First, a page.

Your annual finance check list

January 22, 2018

Here we are again. January. New Year’s Resolutions seem a bit passé these days. Everyone seems to accept that they don’t really last. But there is something about a new year that seems to galvanise people into action. So we’ve come up with a list of 18 finance-related tasks you can set yourself this year to keep your financial health in good shape. They might not all apply to everyone, but have a little look and tick off as many as you can!

1. Start with your current account

The first one’s a simple check. Are you paying a fee for your current account? Do you actually need any of the “benefits” that buys you? If not, and you probably don’t, switch to an account that doesn’t charge you. You might even get a bonus payment just for moving!

Check that you don’t have any recurring payments you’ve forgotten about and no longer need. That gym membership you took our last January and haven’t used since February – cancel it!

2. Review your savings accounts

OK, so interest rates aren’t great on any savings accounts or ISAs at the moment. But it’s still worth checking. If your savings could be earning you a little bit more somewhere else, move it.

3. Max out your ISA contributions

If you’ve not made use of your full ISA allowance this year, and you can spare a bit more, transfer it into your ISA before April.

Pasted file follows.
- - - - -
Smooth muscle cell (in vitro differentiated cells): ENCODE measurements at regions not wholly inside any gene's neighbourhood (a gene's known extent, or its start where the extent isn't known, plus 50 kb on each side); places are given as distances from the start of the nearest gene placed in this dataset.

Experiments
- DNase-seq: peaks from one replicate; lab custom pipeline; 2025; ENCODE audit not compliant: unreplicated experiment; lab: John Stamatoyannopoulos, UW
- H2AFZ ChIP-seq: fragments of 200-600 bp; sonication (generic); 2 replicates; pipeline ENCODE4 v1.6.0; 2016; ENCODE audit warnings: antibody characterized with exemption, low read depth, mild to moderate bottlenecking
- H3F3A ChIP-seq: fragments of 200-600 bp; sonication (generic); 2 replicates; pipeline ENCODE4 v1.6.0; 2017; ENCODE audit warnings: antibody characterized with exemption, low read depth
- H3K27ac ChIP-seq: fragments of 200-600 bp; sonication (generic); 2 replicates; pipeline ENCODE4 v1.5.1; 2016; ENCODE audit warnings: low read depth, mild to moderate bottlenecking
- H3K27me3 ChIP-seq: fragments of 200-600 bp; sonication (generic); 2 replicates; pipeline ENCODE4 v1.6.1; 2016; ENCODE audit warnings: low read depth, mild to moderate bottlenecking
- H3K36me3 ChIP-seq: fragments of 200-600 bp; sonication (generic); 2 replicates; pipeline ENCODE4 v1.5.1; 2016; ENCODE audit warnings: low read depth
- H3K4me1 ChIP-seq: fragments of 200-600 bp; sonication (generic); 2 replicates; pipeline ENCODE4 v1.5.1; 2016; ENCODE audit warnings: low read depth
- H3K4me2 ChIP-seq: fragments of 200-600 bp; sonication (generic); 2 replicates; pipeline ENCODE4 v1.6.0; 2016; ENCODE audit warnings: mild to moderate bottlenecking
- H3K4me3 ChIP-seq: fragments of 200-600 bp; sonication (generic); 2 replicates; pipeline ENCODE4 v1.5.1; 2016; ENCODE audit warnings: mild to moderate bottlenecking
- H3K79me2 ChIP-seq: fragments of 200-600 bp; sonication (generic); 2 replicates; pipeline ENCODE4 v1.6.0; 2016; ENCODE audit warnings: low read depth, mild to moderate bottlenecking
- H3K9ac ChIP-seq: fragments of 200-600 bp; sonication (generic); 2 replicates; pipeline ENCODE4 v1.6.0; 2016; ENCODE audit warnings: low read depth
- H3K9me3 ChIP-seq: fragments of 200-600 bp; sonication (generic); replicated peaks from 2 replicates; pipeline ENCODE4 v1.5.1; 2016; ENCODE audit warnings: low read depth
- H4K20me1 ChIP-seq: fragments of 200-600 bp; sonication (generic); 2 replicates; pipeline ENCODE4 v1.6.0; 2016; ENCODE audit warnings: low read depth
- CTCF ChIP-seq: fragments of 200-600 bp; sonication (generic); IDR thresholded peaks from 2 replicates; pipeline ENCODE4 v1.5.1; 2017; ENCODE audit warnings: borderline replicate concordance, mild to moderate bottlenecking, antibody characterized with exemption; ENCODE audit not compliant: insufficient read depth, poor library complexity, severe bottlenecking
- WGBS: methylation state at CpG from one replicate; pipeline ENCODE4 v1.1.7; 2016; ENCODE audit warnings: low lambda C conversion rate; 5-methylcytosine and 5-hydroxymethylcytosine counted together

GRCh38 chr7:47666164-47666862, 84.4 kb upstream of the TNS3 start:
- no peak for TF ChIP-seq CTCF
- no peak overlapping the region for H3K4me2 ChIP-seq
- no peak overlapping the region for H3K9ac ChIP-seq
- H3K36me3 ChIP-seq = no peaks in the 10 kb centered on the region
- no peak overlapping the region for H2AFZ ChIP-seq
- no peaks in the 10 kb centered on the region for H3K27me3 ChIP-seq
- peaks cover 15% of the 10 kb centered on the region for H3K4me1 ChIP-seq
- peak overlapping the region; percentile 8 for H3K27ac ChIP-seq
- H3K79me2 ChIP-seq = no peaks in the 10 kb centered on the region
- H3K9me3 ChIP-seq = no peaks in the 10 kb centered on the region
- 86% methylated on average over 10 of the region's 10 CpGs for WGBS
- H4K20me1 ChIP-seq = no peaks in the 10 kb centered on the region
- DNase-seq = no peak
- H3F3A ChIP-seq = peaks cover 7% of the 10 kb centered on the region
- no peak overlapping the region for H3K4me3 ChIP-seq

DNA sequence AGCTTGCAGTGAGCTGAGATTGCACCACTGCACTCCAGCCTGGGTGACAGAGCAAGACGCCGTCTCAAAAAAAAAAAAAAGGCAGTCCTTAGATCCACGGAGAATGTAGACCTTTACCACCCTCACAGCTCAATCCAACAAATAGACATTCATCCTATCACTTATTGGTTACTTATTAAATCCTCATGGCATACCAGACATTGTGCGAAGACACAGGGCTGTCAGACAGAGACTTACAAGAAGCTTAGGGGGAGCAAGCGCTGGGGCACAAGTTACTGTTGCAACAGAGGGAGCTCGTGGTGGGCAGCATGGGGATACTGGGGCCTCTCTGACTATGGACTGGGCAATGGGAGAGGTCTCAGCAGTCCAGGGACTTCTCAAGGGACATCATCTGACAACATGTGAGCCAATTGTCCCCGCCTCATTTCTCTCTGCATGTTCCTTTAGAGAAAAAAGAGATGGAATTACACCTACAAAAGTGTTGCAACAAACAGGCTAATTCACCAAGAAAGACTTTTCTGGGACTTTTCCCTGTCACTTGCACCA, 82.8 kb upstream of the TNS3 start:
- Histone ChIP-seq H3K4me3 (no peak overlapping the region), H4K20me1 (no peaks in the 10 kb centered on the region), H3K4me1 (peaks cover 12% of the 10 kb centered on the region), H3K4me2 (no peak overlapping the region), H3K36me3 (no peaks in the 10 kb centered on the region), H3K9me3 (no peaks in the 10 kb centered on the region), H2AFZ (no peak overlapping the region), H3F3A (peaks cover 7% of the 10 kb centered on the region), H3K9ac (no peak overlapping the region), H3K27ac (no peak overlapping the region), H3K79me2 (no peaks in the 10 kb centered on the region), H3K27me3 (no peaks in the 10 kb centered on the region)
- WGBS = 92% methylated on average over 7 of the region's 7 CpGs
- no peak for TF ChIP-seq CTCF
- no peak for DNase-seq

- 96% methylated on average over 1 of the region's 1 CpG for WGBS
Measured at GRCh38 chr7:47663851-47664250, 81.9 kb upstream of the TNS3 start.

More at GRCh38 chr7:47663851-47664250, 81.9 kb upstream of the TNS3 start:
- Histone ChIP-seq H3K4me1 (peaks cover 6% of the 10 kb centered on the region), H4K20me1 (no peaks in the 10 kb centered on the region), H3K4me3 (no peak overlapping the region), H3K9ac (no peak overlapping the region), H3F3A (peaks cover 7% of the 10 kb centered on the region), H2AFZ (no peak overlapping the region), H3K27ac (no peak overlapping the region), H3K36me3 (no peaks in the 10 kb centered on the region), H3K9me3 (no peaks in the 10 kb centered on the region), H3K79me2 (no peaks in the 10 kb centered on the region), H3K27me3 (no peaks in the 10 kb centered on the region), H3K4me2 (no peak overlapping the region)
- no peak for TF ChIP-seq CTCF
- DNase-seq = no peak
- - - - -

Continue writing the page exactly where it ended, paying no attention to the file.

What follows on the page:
4. Check your credit card statements

If you’ve got money on credit cards, check your statement to make sure you’re not paying any interest. If you are, investigate moving it to an interest free card. Depending on your balance, it could save you a lot of money. Cancel any unused credit cards – they may be acting as a drag on your credit score. But think carefully about which ones you close down – you don’t want to lose good repayment history on a card you’ve had for a while.

5. Close old store cards

Got a load of old store cards you took out to get a discount? Make sure there’s nothing on them, and cancel them. The rates are usually horrific and they may be affecting your credit score.

6. Check your utility bills

Out of contract with your electricity company? Broadband provider? Cable company? Call them to see if you can negotiate a discount. If they’re not willing to play, you can probably save by switching to another provider. Those extra pounds each month might come in handy.

Automate all payments so there’s no risk of being charged for late payments. One less thing to remember too!

7. Review your pension(s)

Got any old pensions out there? Make sure you review their status to ensure you’re getting the best returns.

If you’re nearing retirement, reviewing your pension could be even more important. Now might be a good time to move away from riskier, more aggressive investments towards safer vehicles.

8. Automate your savings

If you don’t already have a monthly automatic transfer from your current account to your savings, set one up to go out each pay day. Even if it’s only a small amount, if you don’t see it, you won’t miss it. If you already have an automatic transfer set up, can you afford to boost it a little?

9. Check your credit report

There are several free services that enable you to check your credit score. You can also get ideas on how to improve it if it’s looking a bit sorry for itself. If you think something may be amiss, check your credit report. If you spot anything that looks out of place, get it fixed now.